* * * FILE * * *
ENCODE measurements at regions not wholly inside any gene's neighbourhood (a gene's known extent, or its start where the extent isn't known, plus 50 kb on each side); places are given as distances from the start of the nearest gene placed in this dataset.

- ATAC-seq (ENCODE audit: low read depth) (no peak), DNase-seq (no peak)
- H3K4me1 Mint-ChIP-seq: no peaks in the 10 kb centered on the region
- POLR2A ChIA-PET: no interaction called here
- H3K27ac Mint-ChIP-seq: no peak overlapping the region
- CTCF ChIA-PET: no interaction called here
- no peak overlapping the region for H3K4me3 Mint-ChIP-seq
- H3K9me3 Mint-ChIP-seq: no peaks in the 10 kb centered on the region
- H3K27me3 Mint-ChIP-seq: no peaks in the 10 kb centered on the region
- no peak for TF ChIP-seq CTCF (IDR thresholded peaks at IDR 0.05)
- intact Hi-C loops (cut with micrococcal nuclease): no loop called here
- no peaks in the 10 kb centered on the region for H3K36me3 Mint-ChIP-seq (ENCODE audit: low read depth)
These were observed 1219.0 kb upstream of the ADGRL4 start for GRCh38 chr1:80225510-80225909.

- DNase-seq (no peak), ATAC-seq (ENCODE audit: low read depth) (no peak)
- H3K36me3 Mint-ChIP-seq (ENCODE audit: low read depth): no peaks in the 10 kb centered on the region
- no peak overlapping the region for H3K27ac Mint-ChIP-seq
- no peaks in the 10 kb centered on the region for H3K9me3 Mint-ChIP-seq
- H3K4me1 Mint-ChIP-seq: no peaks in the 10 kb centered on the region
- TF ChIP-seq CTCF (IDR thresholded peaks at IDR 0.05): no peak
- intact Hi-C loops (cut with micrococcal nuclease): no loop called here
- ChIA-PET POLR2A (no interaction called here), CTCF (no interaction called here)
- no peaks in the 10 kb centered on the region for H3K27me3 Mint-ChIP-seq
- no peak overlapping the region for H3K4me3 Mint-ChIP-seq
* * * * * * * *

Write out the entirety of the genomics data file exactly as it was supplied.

ENCODE measurements at regions not wholly inside any gene's neighbourhood (a gene's known extent, or its start where the extent isn't known, plus 50 kb on each side); places are given as distances from the start of the nearest gene placed in this dataset.

- ATAC-seq (ENCODE audit: low read depth) (no peak), DNase-seq (no peak)
- H3K4me1 Mint-ChIP-seq: no peaks in the 10 kb centered on the region
- POLR2A ChIA-PET: no interaction called here
- H3K27ac Mint-ChIP-seq: no peak overlapping the region
- CTCF ChIA-PET: no interaction called here
- no peak overlapping the region for H3K4me3 Mint-ChIP-seq
- H3K9me3 Mint-ChIP-seq: no peaks in the 10 kb centered on the region
- H3K27me3 Mint-ChIP-seq: no peaks in the 10 kb centered on the region
- no peak for TF ChIP-seq CTCF (IDR thresholded peaks at IDR 0.05)
- intact Hi-C loops (cut with micrococcal nuclease): no loop called here
- no peaks in the 10 kb centered on the region for H3K36me3 Mint-ChIP-seq (ENCODE audit: low read depth)
These were observed 1219.0 kb upstream of the ADGRL4 start for GRCh38 chr1:80225510-80225909.

- DNase-seq (no peak), ATAC-seq (ENCODE audit: low read depth) (no peak)
- H3K36me3 Mint-ChIP-seq (ENCODE audit: low read depth): no peaks in the 10 kb centered on the region
- no peak overlapping the region for H3K27ac Mint-ChIP-seq
- no peaks in the 10 kb centered on the region for H3K9me3 Mint-ChIP-seq
- H3K4me1 Mint-ChIP-seq: no peaks in the 10 kb centered on the region
- TF ChIP-seq CTCF (IDR thresholded peaks at IDR 0.05): no peak
- intact Hi-C loops (cut with micrococcal nuclease): no loop called here
- ChIA-PET POLR2A (no interaction called here), CTCF (no interaction called here)
- no peaks in the 10 kb centered on the region for H3K27me3 Mint-ChIP-seq
- no peak overlapping the region for H3K4me3 Mint-ChIP-seq